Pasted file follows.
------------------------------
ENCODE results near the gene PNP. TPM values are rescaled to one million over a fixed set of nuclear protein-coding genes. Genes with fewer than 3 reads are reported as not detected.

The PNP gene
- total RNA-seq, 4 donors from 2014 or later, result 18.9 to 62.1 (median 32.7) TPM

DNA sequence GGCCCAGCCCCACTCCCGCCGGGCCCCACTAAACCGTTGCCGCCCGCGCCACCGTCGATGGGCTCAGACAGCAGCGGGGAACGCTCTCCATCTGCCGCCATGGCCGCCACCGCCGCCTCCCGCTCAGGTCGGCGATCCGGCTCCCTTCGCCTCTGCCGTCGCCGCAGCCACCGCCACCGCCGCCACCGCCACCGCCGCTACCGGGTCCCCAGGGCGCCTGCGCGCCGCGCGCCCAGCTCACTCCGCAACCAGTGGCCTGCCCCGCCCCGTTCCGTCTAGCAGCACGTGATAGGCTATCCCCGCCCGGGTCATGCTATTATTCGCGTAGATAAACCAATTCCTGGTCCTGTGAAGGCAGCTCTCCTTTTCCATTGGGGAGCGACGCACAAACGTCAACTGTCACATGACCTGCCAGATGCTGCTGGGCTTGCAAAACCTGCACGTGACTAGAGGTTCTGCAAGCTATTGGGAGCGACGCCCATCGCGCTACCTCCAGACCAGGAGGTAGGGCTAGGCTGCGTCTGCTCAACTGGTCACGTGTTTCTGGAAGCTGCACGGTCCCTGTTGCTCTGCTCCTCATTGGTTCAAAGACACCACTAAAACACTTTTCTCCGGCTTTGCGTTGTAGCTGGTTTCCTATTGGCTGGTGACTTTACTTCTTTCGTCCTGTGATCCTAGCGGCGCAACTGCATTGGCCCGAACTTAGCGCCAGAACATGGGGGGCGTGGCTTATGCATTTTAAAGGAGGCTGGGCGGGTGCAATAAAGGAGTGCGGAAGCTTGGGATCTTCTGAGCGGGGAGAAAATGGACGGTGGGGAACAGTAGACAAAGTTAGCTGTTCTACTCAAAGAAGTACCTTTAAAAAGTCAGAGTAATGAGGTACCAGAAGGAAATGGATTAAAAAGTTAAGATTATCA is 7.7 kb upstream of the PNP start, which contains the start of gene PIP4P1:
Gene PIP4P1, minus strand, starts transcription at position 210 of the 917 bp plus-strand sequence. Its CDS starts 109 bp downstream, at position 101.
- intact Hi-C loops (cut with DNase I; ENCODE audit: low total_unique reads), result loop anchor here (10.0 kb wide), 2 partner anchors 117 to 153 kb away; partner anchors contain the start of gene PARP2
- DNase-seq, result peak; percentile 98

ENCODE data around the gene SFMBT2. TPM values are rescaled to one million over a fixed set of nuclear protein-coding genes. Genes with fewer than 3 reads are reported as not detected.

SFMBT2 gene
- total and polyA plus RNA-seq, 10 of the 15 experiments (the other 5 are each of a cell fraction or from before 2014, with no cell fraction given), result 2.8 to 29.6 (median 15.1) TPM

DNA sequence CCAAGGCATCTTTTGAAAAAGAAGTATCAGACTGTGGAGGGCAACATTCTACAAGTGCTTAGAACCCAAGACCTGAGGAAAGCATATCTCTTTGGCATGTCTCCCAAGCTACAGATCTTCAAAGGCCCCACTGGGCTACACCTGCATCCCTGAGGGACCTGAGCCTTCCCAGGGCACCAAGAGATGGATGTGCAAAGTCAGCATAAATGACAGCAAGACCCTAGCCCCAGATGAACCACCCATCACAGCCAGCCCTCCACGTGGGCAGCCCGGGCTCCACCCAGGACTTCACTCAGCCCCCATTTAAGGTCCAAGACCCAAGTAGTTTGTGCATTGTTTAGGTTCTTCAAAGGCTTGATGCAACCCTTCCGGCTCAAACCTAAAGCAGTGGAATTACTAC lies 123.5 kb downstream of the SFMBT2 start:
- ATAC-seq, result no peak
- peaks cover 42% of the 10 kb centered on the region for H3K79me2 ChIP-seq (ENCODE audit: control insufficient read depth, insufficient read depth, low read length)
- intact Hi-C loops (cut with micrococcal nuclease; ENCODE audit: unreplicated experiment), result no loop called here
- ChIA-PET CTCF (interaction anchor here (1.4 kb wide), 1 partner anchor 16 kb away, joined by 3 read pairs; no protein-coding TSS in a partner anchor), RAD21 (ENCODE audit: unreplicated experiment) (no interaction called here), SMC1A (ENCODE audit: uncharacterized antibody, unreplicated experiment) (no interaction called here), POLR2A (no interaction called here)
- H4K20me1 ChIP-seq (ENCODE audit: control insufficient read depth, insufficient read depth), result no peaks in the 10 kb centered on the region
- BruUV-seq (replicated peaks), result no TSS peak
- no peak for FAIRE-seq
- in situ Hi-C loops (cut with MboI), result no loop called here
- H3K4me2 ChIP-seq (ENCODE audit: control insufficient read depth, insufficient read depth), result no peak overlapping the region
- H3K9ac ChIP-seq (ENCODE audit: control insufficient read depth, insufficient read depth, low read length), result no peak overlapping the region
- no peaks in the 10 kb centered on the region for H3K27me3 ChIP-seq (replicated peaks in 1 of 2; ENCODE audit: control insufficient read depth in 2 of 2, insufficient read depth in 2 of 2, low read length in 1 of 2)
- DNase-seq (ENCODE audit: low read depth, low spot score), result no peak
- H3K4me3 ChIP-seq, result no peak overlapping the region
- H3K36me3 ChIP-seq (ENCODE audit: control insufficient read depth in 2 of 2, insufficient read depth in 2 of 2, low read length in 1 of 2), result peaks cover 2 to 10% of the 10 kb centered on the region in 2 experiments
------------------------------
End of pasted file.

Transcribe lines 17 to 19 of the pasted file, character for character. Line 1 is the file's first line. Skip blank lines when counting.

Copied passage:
- BruUV-seq (replicated peaks), result no TSS peak
- no peak for FAIRE-seq
- in situ Hi-C loops (cut with MboI), result no loop called here